Writing “Objectively” about Cuba

By Pedro Pablo Morejon

HAVANA TIMES – I’ve been going through my articles for Havana Times recently. Trying to be as empathetic as possible, I discovered that many of my chronicles or opinions can be interpreted, a lot of the time, as me trying to always paint a negative picture of Cuba. Or in the best of cases, that I have a bitter view of our reality.

That’s while always trying to give a touch of humor to my articles.

However, this could not be further from the truth. Even though I’ve never studied a Journalism degree, I go to great lengths to be objective. However, nothing is completely objective when you’re speaking from the heart. Even so, I always try to be true when reflecting the situation on this small piece of land I’ve been destined to live on.

I can’t sugarcoat reality though, unfortunately. For example, I can’t hide the freedoms we’re missing, or the everyday hurdles we Cubans have to jump just to ensure the basic needs of every human being.

Here, something as basic as putting food in your stomach becomes a struggle that can’t even be compared to prehistoric times when cavemen had to hunt down mammoths.

Any aspect of Cuban reality that you want to examine will inevitably give you hives. Almost everything is bad!

Transport, housing, food, services, labor rights, individual freedoms, democracy, decency… and a long list of others.

I say almost everything so as not to be absolutist about it.

Free education and health care

Not even alleged achievements in the fields of health and education can be presented as proof of a superior society.

Medicine shortages right now are alarming, not to mention prices have gone up. The COVID-19 situation here in Cuba has also meant that health services have now been limited to emergency cases. Nothing can even be said about the proliferation of scabies, rodents, dengue fever, etc.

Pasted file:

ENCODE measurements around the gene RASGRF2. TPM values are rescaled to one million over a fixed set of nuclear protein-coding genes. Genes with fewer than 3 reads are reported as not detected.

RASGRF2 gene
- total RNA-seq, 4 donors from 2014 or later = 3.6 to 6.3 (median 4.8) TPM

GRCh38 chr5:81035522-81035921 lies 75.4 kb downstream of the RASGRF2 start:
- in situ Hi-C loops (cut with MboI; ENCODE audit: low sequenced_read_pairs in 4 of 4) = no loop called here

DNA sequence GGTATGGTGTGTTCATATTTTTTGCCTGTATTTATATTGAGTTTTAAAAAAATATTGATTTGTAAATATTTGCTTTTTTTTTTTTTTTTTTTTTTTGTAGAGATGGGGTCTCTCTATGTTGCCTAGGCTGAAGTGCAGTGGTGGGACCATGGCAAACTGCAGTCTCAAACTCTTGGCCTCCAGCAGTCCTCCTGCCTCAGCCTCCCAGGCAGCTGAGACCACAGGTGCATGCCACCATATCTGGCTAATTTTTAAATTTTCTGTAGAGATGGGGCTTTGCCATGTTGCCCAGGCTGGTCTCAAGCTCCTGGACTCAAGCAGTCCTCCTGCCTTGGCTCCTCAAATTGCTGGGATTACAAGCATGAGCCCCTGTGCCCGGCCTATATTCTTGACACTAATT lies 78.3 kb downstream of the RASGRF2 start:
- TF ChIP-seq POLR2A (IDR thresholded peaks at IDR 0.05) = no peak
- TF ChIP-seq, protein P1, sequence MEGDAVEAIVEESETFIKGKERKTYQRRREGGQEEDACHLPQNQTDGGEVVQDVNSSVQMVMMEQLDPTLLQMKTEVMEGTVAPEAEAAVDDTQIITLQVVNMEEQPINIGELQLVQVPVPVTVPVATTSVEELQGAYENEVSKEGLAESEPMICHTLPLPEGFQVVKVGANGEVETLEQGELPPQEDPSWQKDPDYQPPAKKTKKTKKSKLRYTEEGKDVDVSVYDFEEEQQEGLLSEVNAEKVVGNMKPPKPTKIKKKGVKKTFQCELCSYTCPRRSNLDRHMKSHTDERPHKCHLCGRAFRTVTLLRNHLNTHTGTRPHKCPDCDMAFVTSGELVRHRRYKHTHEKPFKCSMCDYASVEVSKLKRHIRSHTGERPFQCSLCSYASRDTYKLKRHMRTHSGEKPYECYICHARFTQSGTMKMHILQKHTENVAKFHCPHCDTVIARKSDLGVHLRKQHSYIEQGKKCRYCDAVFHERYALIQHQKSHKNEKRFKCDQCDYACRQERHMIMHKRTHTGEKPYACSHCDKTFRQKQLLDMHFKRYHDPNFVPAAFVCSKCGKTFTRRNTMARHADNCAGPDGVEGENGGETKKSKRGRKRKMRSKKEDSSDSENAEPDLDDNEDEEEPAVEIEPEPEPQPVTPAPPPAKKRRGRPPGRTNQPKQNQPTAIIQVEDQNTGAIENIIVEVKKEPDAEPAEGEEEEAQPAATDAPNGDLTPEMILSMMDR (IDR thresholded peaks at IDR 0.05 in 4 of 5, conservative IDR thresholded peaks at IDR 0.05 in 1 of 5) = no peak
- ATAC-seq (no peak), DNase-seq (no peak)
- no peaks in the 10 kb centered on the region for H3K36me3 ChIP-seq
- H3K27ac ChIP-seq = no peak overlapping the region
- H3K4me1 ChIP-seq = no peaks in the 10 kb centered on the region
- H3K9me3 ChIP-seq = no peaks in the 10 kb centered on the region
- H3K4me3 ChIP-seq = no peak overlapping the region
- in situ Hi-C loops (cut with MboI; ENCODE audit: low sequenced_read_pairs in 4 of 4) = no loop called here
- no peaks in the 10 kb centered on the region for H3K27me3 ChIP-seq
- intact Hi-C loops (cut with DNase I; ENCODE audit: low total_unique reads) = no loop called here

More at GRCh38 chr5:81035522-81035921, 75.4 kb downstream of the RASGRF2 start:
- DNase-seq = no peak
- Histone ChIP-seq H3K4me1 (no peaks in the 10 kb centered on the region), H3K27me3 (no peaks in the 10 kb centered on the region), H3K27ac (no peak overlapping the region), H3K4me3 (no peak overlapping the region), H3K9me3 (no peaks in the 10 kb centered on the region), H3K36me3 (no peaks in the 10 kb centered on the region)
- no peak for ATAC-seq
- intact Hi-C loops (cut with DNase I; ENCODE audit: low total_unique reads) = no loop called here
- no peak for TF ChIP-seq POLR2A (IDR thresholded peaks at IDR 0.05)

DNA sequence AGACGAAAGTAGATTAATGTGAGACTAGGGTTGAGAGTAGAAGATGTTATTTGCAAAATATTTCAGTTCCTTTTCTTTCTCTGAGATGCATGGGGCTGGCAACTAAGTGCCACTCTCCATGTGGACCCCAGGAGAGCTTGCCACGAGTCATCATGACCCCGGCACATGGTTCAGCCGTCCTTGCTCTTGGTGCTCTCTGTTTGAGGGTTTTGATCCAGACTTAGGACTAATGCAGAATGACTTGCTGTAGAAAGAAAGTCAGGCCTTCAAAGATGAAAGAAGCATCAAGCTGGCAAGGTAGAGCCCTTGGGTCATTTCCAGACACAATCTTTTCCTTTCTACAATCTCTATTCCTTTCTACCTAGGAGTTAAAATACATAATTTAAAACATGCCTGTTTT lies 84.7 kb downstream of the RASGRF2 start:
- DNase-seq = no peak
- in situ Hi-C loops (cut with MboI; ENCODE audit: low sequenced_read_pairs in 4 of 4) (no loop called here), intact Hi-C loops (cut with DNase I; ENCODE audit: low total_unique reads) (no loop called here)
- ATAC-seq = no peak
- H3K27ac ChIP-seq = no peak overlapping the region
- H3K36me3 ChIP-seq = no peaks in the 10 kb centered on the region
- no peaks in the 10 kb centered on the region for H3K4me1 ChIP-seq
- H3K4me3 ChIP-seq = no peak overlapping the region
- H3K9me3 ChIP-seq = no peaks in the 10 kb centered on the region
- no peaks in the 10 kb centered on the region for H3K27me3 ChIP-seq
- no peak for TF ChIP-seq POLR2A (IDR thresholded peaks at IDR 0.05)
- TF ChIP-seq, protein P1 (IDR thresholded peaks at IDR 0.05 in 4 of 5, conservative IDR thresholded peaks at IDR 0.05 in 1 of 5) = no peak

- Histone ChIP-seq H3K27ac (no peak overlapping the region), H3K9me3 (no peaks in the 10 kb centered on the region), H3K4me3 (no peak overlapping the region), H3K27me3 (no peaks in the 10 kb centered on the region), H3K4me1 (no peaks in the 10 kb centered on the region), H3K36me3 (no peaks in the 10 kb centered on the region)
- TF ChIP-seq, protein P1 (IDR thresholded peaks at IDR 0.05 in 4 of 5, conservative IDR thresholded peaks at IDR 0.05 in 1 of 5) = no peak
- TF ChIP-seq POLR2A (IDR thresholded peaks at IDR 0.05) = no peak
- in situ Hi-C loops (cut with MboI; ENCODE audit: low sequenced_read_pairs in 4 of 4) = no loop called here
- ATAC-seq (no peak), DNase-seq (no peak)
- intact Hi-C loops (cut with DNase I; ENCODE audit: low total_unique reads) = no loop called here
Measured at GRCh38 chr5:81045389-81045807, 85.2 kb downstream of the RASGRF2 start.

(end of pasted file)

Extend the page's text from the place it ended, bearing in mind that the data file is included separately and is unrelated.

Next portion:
The only thing we can say about our education system is that nobody is illiterate in our country. That’s it. We are living under the yoke of a politicized education, the main function of which seems to be to indoctrinate Cubans from an early age. 

I would prefer not to write about that. Instead, I’d like to write that Cuba is an example of a dignified country, where its residents live freely and have an acceptable quality of life. A country that resembles what many of us Cuban want. Like the dream of that person I wrote about in an article here about a year ago.

But I can’t present a pretend reality like the one fabricated by official media.

That would be going against the truth. I have literature if I want to write fiction.

Read more from Pedro Pablo Morejon’s diary here.

26 thoughts on “Writing “Objectively” about Cuba

  • Olgasintamales,
    Your search for revenge can only ever you lead you toward even greater dissatisfaction.
    How many parts of the world have you ever visited?
    Go on a worldwide tour and come back and tell me about your findings.
    Actually you would probably find that Cuba is one of the not quite so bad countries on God’s imperfect little planet.
    I am in favour of positive changes in Cuba.
    But I am also in favour of the factual and the pragmatic against your unremittingly negative, revenge based, doom-laden, negative rhetoric.
    Olgita, you need to do some weight training.
    Build up some muscles.
    Then maybe, just maybe……
    You will have the strength to turn the page.
    I wish you good luck with this.

  • On Nick, you are really relentless in your “sneaky” support to the Cuban Dictatorship. If wasn’t for the 2 and half millions Cubans exiled, the opposition and the intimidation that Cubans suffer daily and keep them in silence. I bet you would dare to say that the 11 millions Cubans are behind the dictatorship. You are incredible and beyond relentless.

  • There will always be apologists for dictatorships.
    How long now has the Castro one lasted? 62 years a communist dictatorship.
    Europe got lucky and disposed of it. Cuba not so lucky.